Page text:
In partnership with the Maine Memory Network Maine Memory Network

Farmington: Franklin County's Shiretown

Farmington's Agricultural Pursuits

In the early 1800’s, as farms became more established, crops in Farmington expanded to include clover for cattle feed, flax, barley, hay, pumpkins and beans. Plums and pears were added to the orchards. Hives of bees were part of every farm, pollinating crops for higher yield as well as providing honey and wax. (In 1849, Stephen Titcomb, Jr., the son of Farmington’s first settler Stephen Titcomb patented a bee hive. U.S. patent # 6,285).

In 1840, a local store advertised: “Wanted: 500 bushels of wheat, 1000 bushels oats & 100 bushels white pea beans in exchange for goods @ cash prices.” Another ad states, “Seed Wanted: 10,000 lbs. Clover seed wanted for which cash will be paid” (newspaper ad March 7, 1840). These ads are informative in the types of crops being sold and that the barter system was still very much alive.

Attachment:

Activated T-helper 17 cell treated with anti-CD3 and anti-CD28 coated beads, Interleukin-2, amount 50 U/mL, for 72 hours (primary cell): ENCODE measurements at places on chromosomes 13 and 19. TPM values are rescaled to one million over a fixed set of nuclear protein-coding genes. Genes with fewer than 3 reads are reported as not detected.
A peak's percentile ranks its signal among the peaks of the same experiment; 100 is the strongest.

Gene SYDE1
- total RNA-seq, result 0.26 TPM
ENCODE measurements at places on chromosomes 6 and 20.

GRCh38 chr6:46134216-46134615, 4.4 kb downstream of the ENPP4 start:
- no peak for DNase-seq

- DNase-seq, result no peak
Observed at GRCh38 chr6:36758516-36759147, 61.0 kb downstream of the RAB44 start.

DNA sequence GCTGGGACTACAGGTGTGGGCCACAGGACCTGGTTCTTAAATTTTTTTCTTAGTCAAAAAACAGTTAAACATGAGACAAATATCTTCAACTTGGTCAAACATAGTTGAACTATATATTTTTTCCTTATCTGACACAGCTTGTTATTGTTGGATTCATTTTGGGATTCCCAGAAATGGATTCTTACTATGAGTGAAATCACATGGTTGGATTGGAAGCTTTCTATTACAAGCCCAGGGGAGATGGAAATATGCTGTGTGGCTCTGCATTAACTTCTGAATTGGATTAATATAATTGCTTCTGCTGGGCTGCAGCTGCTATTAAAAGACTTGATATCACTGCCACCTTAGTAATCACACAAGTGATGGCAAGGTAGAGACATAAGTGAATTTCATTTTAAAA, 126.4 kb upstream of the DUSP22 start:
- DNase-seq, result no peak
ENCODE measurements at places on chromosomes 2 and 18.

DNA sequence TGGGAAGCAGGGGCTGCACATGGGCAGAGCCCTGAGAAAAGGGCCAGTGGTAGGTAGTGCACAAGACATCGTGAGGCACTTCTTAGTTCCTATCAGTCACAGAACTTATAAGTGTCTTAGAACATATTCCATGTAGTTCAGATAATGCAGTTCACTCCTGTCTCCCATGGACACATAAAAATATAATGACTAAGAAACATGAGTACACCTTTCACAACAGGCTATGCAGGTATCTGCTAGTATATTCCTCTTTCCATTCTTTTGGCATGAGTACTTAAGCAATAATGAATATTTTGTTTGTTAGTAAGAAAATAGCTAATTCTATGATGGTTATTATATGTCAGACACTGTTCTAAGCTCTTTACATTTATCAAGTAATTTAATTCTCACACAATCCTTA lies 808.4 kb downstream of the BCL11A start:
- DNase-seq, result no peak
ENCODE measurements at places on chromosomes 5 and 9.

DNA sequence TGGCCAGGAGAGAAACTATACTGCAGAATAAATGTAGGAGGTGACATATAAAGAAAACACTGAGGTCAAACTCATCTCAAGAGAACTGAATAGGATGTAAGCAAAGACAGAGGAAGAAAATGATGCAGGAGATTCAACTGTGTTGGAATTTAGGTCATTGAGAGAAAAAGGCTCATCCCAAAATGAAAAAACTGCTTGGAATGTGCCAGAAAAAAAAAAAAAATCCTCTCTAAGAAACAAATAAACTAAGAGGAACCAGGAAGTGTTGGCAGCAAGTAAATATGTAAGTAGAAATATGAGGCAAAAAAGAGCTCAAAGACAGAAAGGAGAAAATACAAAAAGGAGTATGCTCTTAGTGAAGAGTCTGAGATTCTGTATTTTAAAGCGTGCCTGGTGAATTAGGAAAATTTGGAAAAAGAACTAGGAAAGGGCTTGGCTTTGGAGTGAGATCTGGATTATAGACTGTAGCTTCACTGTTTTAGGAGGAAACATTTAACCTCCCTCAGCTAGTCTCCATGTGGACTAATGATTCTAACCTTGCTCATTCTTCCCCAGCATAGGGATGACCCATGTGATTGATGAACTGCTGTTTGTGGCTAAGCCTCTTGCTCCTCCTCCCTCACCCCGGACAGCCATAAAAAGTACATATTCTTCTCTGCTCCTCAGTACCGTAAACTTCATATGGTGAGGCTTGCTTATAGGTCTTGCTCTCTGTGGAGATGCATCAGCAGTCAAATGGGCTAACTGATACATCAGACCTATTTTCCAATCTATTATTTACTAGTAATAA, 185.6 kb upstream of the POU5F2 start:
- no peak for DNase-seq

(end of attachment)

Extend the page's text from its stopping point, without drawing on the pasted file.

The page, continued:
Many backyards, such as that of Dr. Lafayette Perkins (116 Main St., now the home of Frank and Luanne Underkuffler) had gardens and grew grapes. Varieties included: Iona, Delaware, Concord and Sweetwater.

Early in the 1800's, carding mills were built that combed, spun and wove wool into a variety of cloths. Examples include Cassimeres: 40-50 cents per yard, flannels 17-25 cents per yard and pressed cloth for 25 cents per yard. (25 cents is the equivalent to approximately $5.13 today). Cash price for carding wool was 4 cents per pound (approx. $.82 per pound today). Wool and hay continued to be large exports of Farmington well into the early 1900’s.